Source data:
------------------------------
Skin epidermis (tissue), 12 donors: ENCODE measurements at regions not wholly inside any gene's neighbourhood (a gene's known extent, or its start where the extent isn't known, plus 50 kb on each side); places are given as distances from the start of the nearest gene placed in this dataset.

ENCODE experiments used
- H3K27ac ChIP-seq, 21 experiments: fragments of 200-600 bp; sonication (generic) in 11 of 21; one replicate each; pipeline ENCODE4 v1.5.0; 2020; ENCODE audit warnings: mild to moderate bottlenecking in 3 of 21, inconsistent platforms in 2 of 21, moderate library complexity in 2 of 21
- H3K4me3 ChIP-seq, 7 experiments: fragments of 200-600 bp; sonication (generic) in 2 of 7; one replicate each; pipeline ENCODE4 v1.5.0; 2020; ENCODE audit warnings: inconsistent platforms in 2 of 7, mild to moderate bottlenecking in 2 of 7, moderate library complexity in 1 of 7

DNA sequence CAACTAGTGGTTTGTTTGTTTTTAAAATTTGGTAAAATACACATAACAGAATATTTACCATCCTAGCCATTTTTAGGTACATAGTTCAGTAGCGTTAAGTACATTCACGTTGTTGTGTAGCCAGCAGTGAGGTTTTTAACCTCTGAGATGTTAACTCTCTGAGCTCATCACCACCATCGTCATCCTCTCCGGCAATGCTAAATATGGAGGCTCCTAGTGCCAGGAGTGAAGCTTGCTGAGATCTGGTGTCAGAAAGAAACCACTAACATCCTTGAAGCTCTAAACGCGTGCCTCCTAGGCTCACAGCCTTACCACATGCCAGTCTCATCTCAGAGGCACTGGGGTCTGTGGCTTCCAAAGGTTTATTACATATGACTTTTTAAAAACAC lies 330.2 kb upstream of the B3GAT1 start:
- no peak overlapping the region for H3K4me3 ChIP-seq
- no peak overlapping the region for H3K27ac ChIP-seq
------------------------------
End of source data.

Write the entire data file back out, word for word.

Skin epidermis (tissue), 12 donors: ENCODE measurements at regions not wholly inside any gene's neighbourhood (a gene's known extent, or its start where the extent isn't known, plus 50 kb on each side); places are given as distances from the start of the nearest gene placed in this dataset.

ENCODE experiments used
- H3K27ac ChIP-seq, 21 experiments: fragments of 200-600 bp; sonication (generic) in 11 of 21; one replicate each; pipeline ENCODE4 v1.5.0; 2020; ENCODE audit warnings: mild to moderate bottlenecking in 3 of 21, inconsistent platforms in 2 of 21, moderate library complexity in 2 of 21
- H3K4me3 ChIP-seq, 7 experiments: fragments of 200-600 bp; sonication (generic) in 2 of 7; one replicate each; pipeline ENCODE4 v1.5.0; 2020; ENCODE audit warnings: inconsistent platforms in 2 of 7, mild to moderate bottlenecking in 2 of 7, moderate library complexity in 1 of 7

DNA sequence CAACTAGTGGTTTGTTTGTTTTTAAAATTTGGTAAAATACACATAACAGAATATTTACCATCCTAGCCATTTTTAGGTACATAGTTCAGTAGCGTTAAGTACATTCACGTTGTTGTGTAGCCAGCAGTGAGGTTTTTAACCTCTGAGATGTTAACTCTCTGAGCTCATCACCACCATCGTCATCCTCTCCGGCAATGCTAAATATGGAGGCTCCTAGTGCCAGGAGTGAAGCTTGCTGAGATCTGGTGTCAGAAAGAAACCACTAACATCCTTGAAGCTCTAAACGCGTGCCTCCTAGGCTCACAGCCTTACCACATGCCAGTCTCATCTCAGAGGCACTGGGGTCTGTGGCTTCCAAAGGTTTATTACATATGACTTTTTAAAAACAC lies 330.2 kb upstream of the B3GAT1 start:
- no peak overlapping the region for H3K4me3 ChIP-seq
- no peak overlapping the region for H3K27ac ChIP-seq